Through the psychobilly/horror punk washed Ginger Is A Werewolf and the hostile punk ‘n’ roll of Iceman, the album tightens its grip further on ears and emotions. Both are inescapable offerings which ruggedly seduce and intimidate respectively before Amelia brings a little caustic ‘necro’ romance to the mix.

The bonus track of The Cottage Strangler brings the CD to a close, and it is indeed a bonus as the band slips into a ska punk and dub warped treat of a finale. Like the Vox Dolomites meets Ruts and probably more so Ruts DC, the song is pure pleasure.

Horror Movie Matinee is not really troubling boundaries and forging new inventive templates for punk and rock ‘n’ roll but The Obnoxious UK has definitely unleashed a romp which has body and imagination eager, and pleasure oozing from every receptive pore. That alone is one big reason for all punksters to check out band and album.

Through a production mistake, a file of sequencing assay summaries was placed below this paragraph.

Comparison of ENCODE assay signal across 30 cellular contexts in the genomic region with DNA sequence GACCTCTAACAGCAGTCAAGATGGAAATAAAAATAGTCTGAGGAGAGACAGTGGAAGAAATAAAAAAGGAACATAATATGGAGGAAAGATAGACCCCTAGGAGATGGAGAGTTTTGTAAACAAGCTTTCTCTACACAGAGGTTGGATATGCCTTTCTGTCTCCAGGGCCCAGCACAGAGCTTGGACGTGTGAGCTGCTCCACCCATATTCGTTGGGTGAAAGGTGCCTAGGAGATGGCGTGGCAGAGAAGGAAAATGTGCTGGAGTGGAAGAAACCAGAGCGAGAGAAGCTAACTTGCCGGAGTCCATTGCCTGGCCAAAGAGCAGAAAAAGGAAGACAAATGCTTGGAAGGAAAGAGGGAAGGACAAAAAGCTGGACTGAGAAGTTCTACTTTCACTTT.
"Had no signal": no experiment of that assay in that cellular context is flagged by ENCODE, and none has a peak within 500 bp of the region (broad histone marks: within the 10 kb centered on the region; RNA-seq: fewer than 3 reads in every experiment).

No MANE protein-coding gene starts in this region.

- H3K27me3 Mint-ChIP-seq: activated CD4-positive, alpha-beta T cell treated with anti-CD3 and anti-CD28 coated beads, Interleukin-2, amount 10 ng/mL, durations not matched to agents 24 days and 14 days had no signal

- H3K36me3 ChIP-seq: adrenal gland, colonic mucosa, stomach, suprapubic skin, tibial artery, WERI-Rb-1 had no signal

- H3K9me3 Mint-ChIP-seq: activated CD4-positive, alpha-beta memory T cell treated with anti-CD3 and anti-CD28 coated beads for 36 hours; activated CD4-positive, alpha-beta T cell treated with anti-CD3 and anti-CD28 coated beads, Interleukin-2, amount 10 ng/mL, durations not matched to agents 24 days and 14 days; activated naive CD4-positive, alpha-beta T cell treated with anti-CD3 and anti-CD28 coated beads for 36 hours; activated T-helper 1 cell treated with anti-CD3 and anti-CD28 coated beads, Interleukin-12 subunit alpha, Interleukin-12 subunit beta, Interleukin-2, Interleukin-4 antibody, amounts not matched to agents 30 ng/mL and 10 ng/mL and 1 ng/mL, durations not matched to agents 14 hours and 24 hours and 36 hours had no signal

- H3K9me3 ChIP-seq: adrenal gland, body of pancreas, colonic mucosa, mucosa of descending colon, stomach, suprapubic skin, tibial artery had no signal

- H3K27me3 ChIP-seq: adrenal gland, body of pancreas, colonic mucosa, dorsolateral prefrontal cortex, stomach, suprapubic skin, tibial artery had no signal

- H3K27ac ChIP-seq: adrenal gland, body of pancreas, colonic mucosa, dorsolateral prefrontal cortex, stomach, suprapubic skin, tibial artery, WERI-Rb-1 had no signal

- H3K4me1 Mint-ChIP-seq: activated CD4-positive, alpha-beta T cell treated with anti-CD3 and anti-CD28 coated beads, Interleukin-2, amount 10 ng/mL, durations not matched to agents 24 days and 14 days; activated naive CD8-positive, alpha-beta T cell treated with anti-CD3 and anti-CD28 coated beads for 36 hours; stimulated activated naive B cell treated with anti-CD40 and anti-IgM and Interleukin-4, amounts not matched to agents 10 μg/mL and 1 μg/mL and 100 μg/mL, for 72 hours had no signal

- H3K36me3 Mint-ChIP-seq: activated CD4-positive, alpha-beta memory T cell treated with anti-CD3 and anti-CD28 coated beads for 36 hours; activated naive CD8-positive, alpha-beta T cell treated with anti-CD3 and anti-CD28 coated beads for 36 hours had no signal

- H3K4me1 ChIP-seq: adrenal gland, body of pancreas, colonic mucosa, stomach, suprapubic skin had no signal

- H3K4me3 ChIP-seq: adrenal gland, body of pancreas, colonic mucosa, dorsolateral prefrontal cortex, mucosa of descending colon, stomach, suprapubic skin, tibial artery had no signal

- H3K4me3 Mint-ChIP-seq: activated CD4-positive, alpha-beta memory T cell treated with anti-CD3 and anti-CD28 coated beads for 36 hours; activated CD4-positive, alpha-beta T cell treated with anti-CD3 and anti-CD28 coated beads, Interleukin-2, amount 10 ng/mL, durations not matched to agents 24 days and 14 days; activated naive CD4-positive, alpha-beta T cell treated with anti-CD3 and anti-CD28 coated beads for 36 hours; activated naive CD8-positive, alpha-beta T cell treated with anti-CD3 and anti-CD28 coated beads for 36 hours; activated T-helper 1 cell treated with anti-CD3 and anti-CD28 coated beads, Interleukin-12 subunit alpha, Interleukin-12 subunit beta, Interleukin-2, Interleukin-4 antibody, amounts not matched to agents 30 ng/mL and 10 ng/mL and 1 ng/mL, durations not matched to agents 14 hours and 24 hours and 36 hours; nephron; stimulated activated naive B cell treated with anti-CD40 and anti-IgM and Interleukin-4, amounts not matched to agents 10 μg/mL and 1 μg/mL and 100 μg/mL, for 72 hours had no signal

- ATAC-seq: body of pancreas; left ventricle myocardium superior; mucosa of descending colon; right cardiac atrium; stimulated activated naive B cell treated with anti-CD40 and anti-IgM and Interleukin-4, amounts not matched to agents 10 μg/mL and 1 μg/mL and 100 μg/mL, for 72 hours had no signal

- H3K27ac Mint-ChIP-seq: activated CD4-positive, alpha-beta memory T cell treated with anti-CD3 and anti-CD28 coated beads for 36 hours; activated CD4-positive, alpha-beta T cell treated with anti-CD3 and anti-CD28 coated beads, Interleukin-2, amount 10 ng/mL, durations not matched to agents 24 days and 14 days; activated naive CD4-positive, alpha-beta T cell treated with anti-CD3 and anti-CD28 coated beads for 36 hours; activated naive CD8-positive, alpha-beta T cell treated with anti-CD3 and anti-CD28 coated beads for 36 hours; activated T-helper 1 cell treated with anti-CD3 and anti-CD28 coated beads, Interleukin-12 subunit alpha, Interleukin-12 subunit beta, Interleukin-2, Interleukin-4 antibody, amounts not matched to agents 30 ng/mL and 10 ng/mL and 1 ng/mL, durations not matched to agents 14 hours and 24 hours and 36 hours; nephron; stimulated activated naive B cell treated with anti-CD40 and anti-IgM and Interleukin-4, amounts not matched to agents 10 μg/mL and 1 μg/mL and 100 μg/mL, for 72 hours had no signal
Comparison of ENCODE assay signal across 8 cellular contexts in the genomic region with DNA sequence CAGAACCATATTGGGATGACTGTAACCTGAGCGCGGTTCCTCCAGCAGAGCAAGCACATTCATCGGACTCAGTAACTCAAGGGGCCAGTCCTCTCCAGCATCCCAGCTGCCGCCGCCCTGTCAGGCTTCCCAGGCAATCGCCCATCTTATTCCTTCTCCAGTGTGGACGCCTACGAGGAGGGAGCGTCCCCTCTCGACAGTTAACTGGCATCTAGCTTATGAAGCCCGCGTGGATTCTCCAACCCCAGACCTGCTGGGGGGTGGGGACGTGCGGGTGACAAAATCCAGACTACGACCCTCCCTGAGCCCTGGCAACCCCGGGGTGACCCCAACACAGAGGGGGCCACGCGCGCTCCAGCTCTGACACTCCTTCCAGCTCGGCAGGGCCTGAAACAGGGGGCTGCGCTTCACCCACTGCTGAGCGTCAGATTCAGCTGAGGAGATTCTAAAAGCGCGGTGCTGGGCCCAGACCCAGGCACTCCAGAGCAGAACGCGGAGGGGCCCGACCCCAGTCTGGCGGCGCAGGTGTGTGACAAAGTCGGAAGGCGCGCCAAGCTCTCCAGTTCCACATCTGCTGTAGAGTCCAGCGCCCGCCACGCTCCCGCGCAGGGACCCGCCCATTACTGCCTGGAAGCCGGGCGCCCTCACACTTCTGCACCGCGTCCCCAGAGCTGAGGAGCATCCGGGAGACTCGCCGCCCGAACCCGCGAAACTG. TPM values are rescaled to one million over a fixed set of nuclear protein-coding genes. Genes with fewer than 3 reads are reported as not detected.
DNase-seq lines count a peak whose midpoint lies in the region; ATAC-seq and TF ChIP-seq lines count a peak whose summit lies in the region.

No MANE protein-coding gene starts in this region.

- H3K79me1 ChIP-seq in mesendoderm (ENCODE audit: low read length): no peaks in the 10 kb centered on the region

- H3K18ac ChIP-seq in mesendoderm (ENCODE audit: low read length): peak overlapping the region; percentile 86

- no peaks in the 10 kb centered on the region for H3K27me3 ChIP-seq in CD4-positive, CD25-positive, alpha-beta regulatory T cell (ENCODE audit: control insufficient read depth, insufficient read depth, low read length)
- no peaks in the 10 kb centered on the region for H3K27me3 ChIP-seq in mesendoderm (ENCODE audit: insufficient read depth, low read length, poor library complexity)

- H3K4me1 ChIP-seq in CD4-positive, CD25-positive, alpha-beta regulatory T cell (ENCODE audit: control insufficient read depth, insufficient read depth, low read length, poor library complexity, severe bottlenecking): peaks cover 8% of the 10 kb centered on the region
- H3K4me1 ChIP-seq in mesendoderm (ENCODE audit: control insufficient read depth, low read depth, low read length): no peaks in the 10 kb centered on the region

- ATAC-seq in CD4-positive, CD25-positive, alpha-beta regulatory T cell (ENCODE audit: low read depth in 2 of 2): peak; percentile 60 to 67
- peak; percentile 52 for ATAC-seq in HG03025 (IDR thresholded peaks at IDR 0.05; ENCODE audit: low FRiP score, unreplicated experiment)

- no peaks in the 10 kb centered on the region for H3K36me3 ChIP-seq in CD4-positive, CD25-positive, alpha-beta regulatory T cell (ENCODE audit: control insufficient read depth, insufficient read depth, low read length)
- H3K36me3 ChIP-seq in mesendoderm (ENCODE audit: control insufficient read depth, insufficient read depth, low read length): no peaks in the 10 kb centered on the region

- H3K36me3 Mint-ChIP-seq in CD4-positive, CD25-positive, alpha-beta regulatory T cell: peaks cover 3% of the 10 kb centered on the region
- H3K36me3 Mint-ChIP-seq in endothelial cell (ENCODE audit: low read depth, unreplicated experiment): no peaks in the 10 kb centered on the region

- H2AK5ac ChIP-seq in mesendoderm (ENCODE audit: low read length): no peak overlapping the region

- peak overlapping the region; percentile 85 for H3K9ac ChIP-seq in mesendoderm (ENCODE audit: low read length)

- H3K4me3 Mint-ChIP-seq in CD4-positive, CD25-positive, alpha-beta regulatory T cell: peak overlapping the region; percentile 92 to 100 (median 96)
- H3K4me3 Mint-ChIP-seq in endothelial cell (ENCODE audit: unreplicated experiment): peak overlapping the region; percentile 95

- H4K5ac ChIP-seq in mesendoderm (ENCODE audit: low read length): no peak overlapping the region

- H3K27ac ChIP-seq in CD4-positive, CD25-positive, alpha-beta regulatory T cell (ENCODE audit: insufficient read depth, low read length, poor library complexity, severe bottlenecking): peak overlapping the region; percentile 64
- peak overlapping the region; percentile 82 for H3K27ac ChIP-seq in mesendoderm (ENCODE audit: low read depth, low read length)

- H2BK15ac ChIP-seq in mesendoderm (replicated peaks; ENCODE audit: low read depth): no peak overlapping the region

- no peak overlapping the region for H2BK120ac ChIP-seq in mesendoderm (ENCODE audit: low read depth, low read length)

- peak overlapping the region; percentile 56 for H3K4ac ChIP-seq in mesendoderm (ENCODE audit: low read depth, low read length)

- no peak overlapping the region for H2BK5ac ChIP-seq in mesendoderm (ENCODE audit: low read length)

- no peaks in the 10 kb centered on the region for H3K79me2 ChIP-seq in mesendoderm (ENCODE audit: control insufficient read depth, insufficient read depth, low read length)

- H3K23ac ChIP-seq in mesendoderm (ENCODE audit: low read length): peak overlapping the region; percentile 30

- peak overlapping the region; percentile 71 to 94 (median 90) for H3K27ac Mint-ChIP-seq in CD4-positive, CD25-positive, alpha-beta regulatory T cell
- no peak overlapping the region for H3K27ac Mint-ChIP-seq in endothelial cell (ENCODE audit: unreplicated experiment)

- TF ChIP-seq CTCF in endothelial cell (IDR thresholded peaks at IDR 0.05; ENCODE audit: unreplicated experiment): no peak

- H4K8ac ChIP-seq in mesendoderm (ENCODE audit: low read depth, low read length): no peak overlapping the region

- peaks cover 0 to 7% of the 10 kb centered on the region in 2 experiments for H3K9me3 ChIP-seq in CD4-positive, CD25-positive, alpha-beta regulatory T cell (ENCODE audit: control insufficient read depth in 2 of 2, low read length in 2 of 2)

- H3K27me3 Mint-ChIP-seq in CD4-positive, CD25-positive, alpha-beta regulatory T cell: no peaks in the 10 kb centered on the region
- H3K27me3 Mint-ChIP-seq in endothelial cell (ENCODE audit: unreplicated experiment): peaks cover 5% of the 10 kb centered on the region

Horror Movie Matinee is released on Friday March 13th on STP Records and can be pre-ordered now @ http://www.stprecords.co.uk/page4.htm

The same day sees the album’s launch party the Cottage of Content in Chasetown where The Obnoxious UK will be joined by Dirt Box Disco.

https://www.facebook.com/pages/The-Obnoxious-UK

RingMaster 04/03/2015

Copyright RingMaster: MyFreeCopyright

Listen to the best independent music and artists on The RingMaster Review Radio Show and The Bone Orchard on Reputation Radio @ http://reputationradio.yooco.org/

 

Cris Pinzauti – Black

Pic by Ilaria Costanzo